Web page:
WELLFLEET — Mayo Beach is bustling on an August evening. SUVs are loaded with beach gear, and musicians tune up under the tent across the street. In the background, the plunk of pickleball on paddle echoes from the court. But continue down Chequessett Neck Road a few miles to find a subtler symphony — that of the Herring River.
Behind the dike, there is a quick splash as an osprey swoops to the river’s surface and takes a menhaden. A clapper rail, unseen, squawks from the marsh grass, which whistles in the wind. The encroaching tide pours through the dike and pushes inland.
The Herring River, fed by the fresh water of Herring Pond that meets the saltwater tide of Wellfleet Harbor, is a favored spot for birders, including Stephen Broker, a retired science educator who lives in Cheshire, Conn. and Wellfleet.
Broker deftly paddles his canoe behind the dike that has restricted the tidal flow here since 1907. This place, where a student journalist hopes to see a heron, is familiar to him. Broker first began exploring the river with his brother Thomas in the early 1960s. The family first came to Wellfleet after his father returned from World War II, and among his photographs are two of Chequessett Neck and Griffin Island — then a sandy treeless landscape — taken by his parents, Thomas and Evelyn, in 1946.
Those childhood explorations, Broker says, led him to deepen his understanding of natural history by studying biology at Wesleyan University and later earning a master’s degree in ecology and wildlife management at Yale, in what was then called the forestry school.
Returning again and again to the cottage his parents built on Long Pond Road in 1952 (the house now boasts improvements like electricity and running water), Broker has become a meticulous documentarian of the birds of Wellfleet, with many of his sightings published in Mass Audubon’s Breeding Bird Atlas 2, compiled between 2007 and 2011.
Broker launches behind the dike. “That part is easy,” he says. He can lower his 17-foot canoe down the slope single-handed. Getting back up the slope is a challenge, though, when he’s in his usual lone research mode. He packs cushions, a spare paddle, and a dry bag for his binoculars and his camera (he uses a Nikon D50 with a 500 mm fixed lens to get close-ups). When he’s alone on the water it can be hard to control the canoe in the wind, so he’ll run it up on a mud flat to steady himself for taking pictures.
Today, with a writer and her friend on board, he’s well weighted. We are quiet, and for the most part our presence does not seem to disturb the birds. “The birds are doing what they’re doing,” Broker says. “In the canoe, motionless, and silent, birds will come within about six feet of the boat,” he says — much closer than they will when he’s on foot.
“West Cove No. 1” and “Mill Creek” are part of a nomenclature Broker has developed to describe locations on the river, which he uses when he posts on the Cornell Lab of Ornithology’s eBird database. He sees many in the broadest section of the river, just up from the dike, before it bends northwest and zigzags to High Toss Road. There are eight species of herons and egrets recorded on this Herring River “hot spot” — a total of 228 species in all. “A pretty good number,” says Broker.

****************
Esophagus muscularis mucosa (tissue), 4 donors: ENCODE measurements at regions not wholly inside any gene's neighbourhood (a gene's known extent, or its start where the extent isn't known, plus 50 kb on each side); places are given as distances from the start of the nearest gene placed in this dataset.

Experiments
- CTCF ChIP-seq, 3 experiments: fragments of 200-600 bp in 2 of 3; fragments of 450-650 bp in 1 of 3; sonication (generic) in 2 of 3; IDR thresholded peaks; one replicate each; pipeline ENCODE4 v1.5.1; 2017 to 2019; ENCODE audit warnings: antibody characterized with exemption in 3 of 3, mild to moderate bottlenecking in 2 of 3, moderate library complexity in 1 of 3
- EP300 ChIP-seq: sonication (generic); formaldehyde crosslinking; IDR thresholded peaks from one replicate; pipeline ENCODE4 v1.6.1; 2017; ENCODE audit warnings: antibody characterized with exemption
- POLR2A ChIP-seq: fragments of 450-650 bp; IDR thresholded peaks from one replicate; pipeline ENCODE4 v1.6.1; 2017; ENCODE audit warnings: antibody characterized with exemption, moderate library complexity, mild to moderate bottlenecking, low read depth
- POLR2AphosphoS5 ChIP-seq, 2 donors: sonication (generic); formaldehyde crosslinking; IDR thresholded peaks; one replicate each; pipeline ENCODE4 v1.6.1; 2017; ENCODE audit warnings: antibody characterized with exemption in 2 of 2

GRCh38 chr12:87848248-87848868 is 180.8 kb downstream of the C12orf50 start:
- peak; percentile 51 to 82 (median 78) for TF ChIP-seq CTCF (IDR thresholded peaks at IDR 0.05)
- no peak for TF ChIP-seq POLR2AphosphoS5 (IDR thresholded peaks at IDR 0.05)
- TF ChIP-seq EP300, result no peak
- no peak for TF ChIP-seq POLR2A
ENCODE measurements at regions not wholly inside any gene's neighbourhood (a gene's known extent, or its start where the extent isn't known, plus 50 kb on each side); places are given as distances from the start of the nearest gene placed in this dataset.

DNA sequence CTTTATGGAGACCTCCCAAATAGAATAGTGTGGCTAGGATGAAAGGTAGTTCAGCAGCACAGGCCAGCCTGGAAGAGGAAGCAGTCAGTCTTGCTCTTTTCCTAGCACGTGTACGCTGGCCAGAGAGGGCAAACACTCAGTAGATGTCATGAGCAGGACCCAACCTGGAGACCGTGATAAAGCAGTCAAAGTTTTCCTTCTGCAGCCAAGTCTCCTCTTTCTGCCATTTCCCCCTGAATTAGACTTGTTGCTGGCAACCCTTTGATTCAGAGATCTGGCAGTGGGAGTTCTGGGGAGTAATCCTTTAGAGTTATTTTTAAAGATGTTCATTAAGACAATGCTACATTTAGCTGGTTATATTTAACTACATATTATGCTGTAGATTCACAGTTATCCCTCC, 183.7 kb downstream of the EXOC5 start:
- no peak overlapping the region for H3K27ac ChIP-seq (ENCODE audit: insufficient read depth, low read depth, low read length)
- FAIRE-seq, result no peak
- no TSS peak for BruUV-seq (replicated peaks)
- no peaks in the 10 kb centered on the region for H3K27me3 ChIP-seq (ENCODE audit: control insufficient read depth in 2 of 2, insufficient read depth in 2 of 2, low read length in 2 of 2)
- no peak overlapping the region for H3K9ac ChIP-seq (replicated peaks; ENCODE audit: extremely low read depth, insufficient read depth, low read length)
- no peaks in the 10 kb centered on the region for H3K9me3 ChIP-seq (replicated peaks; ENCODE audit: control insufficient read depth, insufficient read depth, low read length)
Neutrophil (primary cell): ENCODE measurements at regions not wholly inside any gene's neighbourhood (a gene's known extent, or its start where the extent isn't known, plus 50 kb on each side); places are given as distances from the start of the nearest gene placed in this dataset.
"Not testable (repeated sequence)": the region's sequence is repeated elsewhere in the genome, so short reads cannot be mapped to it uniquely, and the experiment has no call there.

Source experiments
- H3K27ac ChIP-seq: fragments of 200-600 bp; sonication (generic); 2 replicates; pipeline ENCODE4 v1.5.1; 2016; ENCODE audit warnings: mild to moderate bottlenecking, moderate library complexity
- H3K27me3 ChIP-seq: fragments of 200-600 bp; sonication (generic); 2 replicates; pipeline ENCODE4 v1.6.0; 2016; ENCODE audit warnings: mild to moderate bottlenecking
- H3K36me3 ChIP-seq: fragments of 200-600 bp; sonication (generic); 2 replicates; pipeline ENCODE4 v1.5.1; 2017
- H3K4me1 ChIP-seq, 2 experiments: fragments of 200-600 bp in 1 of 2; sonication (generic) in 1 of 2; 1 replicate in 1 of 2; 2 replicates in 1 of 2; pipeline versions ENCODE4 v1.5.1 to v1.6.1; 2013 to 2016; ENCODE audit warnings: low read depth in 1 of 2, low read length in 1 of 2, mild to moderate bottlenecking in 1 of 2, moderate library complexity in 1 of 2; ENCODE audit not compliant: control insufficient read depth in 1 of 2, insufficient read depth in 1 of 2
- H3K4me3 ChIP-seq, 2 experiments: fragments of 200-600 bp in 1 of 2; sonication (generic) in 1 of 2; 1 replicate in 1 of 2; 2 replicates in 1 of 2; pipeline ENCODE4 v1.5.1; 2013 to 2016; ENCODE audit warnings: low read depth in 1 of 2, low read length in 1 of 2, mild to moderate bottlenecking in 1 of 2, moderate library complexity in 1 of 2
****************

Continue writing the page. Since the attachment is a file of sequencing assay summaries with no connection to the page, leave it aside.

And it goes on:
He is looking forward to watching how the estuary responds as the restoration of the river progresses. He believes the chance to watch the increased tidal flow here will “be as interesting and informative as the ecological recovery of Yellowstone National Park following wildfires or the Mount St. Helens ecosystem recovery following volcanic eruption.”
Another outcome he hopes to see: “Tom and I would canoe from Herring Pond to the mouth of the river,” he says. Could that become possible again? “Maybe, in time.”
At low tide, the great blue heron stands tall in the shallow water fishing with its long orange beak for a dinner of menhaden, crabs, herring, insects, and other invertebrates. Now, with the tide coming in, Broker points out seven blue-gray birds perched in the pitch pines that line the marsh.
Great blue herons nest in colonies, and although they are regularly seen on the Cape’s waterways, there has been only one confirmed record of a great blue heron nest in Barnstable County. The birds breed in swamps in the Berkshires, on Plum Island, and in other coastal areas of Massachusetts and migrate here once their young have fledged.
Another kind of heron is long-legged, long-necked, and wide-winged like its blue cousin; but the great egret we saw has beautiful white feathers. Like the good relatives they are, great egrets and great blue herons can be found sharing the same roosting trees at high tide. We saw two snowy egrets as well.
On the western hillside of the river, a family of five ospreys occupies the limbs of a dead tree. Their nest sits on a tall pole near the Chequessett Club, and they have come to the river to feed, Broker says. He follows an osprey with his camera as it flaps its wings and catches a breeze, gaining altitude. From a height of 30 feet, it dives to the water and comes up with a menhaden in its talons, then returns to the tree to feast.
Broker first spotted a Virginia rail here in 2012. Then he confirmed clapper rails, a breeding pair, in 2013. There were only two confirmed records of these shy birds in Massachusetts up until then. We hear the clabbering call of a clapper rail hiding in the cordgrass where it lives, but it eluded us, staying out of the reach of human eye and camera lens this evening.
Additional reporting contributed by Teresa Parker.